Connecticut Becomes Fourth State to Legalize Marijuana This Year, Sales to Begin in 2022

Connecticut has become the fourth state this year to legalize marijuana for recreational use.

Democratic Governor Ned Lamont on Tuesday signed a sweeping 300-page bill that will allow residents 21 and older to purchase and possess up to 1.5 ounces of cannabis in public spaces—and up to 5 ounces at home or in the trunk of a vehicle—starting July 1.

"I think it is a model for the rest of the nation," Lamont said of the bill. "We had a chance to learn from others, and I think we've got it right here in the state of Connecticut."

Retail sales of the drug aren't expected to begin until May 2022, at the earliest. One study conducted by a University of Connecticut economist last year said legalizing recreational marijuana would generate between $784 million and $952 million in state tax revenue over five years.

Connecticut follows in the footsteps of New York, New Mexico and Virginia in passing legislation this year to legalize the drug for recreational use. Seventeen states and the District of Columbia have legalized marijuana for recreational use since 2012.

The Connecticut Senate passed the bill on June 17, exactly 50 years after President Richard Nixon designated drugs as "America's public enemy number one."

Lamont said in a statement it was a "fitting" anniversary for the bill to be passed by state lawmakers.

"The war on cannabis, which was at its core a war on people in Black and Brown communities, not only caused injustices and increased disparities in our state, it did little to protect public health and safety," the governor said.

Along with legalizing cannabis, the legislation will automatically expunge records for people with past criminal records for activities involving up to 4 ounces of cannabis. Those with convictions for more serious offenses will be able to petition the courts for relief.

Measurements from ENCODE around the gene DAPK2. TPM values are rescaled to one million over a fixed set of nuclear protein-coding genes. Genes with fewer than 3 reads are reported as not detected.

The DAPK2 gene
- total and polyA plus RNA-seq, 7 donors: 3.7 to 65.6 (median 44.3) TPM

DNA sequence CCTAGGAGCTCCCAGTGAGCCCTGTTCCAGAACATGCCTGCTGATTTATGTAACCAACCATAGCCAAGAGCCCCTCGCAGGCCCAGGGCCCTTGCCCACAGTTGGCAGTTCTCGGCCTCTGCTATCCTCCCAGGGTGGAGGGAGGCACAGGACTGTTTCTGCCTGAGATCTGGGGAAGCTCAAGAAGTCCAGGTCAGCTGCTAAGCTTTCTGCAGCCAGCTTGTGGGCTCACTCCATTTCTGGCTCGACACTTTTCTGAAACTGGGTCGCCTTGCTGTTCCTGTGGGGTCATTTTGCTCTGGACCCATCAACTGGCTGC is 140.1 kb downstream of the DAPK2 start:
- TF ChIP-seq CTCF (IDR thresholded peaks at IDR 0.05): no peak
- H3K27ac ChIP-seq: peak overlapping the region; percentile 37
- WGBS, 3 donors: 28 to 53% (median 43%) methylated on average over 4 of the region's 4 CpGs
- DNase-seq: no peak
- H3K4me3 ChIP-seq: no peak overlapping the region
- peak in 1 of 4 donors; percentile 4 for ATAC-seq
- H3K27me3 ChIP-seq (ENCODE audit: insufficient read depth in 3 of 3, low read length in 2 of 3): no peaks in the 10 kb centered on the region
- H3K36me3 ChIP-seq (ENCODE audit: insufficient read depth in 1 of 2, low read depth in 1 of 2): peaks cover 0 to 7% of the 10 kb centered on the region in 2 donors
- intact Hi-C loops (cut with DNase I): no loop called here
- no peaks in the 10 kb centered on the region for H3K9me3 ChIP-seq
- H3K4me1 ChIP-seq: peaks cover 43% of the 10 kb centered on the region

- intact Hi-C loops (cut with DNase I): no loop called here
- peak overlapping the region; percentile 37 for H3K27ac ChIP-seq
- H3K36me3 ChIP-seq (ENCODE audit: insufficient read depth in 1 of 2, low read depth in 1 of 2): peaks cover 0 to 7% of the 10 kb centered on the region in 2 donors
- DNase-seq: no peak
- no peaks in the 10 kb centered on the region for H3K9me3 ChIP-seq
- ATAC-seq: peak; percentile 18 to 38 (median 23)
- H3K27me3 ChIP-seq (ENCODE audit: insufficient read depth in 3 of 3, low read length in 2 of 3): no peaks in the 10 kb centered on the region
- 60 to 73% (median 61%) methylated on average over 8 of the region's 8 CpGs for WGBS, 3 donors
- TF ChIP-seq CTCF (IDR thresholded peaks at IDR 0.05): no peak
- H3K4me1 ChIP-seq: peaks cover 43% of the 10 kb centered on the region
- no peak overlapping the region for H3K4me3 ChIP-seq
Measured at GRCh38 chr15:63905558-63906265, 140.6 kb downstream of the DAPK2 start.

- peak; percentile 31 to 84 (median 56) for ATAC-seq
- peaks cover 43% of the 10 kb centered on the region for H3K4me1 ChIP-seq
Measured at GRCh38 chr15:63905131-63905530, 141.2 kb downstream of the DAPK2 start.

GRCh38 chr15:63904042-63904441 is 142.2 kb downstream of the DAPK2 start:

It also mandates that people from cities that have been the most affected by the war on drugs will qualify for expedited business licenses.

Connecticut Fourth State to Legalize Marijuana 2021
A budtender displays cannabis at the Higher Path medical marijuana dispensary in the San Fernando Valley area of Los Angeles on December 27, 2017. This week, Connecticut became the latest state to legalize marijuana for adults 21 and older. Robyn Beck/AFP via Getty Images

As more states take action to legalize marijuana within their borders, Democrats have introduced multiple bills in Congress aimed at decriminalizing cannabis at the federal level.

Last week, progressives in the House of Representatives unveiled a bill to end criminal penalties for personal use possession of all scheduled drugs—including marijuana, heroin and cocaine—and automatically expunge records and provide for resentencing for those serving time for certain drug-related arrests.

In May, Representative Jerry Nadler and others reintroduced the Marijuana Opportunity Reinvestment and Expungement (MORE) Act. The bill would remove cannabis from the Controlled Substances Act, where it currently shares the same drug classification as heroin and ecstasy.

"Since I introduced the MORE Act last Congress, numerous states across the nation, including my home state of New York, have moved to legalize marijuana. Our federal laws must keep up with this pace," Nadler said in a statement.